Curate 757

S4 E13 | FULL EPISODE

Michael Kagan

Michael Kagan, a Virginia Beach native, is a New York based artist whose paintings are heroic explorations of the balance between abstract and representational painting. Space images have opened up new outlets for him to expand size and painting technique, brush work, and abstraction in his most recent works. See his work at michaelkagan.com

AIRED: February 19, 2020 | 0:08:46
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TRANSCRIPT

(bright piano music)

- [Michael] The VMOCA show it's special because I grew up

in Virginia Beach, and always knew the museum was there

and as my career started to take off a little bit

people would say, "Hey, you should talk to the museum, you

"should do a show at the museum," and I was just like.

I didn't feel like I was ready yet.

(chiming music and rockets blasting off)

So maybe like four years ago, Allison in front of the museum

said, "Hey we want to come by your studio

"next time we're in New York."

They saw my career was starting to get to a point.

They must have done like six, seven studio visits.

Getting to know me, getting to know my process

before they even asked to do a show.

It's a truly special effort when my fist museum show

is in Virginia Beach, but I like that they didn't give me

any special treatment and they made me earn it.

(slow rock music)

My mother was a kindergarten teacher for a long time

and she would always tell her students and she still

would tell us, growing up my sister and I, you know money

wasn't the object of what we should be doing.

You know and that would help kind of guide your career.

So the interest was always there, even in high school.

I took art classes, but then my mother realized

I probably wanted more so she got me private oil

painting lessons after school.

I had a post-graduate fellowship

at New York Academy of Art.

And I was still doing more figurative paintings.

And then afterwards, I had my first real studio

outside the school, so I didn't have any shows lined up.

But I was just like, okay I like to paint

with like squeegees and thick paint

like what do I want to paint, for myself?

And see if I can get it out there in the art world.

So I know a lot about astronauts, the history

from my father from growing up because

he knew a lot of the history, he was into it,

so you know he rushed me into the right stuff.

We looked through telescopes a lot.

We did model rocket launchers, we went to space camp.

So I felt like with the subject matter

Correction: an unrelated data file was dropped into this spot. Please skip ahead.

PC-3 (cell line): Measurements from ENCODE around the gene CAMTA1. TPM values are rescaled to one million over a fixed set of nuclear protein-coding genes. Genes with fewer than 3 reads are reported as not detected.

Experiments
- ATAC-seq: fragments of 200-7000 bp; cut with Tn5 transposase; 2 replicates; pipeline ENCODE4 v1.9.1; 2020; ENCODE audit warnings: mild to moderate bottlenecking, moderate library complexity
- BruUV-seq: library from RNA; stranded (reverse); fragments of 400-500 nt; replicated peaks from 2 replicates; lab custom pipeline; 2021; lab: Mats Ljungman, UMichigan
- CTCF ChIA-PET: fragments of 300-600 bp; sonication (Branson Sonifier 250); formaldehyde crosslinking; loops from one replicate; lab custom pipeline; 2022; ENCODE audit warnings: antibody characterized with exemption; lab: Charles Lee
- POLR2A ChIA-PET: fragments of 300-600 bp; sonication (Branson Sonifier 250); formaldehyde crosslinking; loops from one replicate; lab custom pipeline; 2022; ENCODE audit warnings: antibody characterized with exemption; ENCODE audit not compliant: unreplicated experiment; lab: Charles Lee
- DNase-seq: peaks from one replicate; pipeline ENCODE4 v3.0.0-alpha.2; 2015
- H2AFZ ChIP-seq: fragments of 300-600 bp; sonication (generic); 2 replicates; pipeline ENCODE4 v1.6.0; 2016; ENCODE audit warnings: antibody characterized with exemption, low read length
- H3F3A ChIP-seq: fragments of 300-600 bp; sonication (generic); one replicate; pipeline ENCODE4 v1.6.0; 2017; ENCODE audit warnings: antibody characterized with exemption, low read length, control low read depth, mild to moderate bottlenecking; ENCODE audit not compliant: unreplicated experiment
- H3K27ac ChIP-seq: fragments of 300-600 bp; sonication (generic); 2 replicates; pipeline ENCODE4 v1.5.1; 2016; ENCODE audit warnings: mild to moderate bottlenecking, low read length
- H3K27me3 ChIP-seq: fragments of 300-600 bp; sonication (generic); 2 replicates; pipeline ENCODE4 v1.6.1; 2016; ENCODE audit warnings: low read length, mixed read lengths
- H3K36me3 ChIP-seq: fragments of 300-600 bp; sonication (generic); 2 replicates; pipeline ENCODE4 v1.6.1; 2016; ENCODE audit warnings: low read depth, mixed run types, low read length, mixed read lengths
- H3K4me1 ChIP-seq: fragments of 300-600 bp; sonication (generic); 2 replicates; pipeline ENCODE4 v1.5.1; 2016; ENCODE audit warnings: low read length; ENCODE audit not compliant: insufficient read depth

I wasn't like, "Oh cool, images of astronauts!"

I knew the history, it felt like very genuine.

It felt like I was worthy or authorized to paint it.

You know? I wasn't faking it.

You know I did one astronaut painting, I did two astronauts.

My dad said he went through them, he's like

"Who the hell's gonna buy paintings of astronauts?"

It was funny.

When I had like a small body of work I got offered

a show, and I had really good sales with good collectors

from that show.

You know I did another show that did well.

I'd done different like segways, I've done some surfing

paintings, I've done some big mountain, like Everest

K2 paintings, but at the core what I think I got

known for was the astronaut paintings.

(ominous sci-fi music)

My technique came naturally, because I like to paint

a lot of paint, and you should always

paint to your strengths.

One of the reasons I like oil paint, it's like

something you can control and you can't control.

You know if someone was just like

I'll give you a million bucks

if you can get the paint just to peel that way

and bubble that way as you pull the squeegee through.

And I could line up a hundred canvases

and never get that again.

Or like this one over here, this is the first time

I've been doing this kind of like washy strokes.

And I wasn't even thinking about it, but I noticed them

as the painting has been drying and I really like it.

So I like that you're always tweaking your technique

with oil painting.

(ominous music fading into electronic music)

You know one of my rules is like whatever's laid

down on the canvas is down, you don't

go back over the next day you just work on the next section.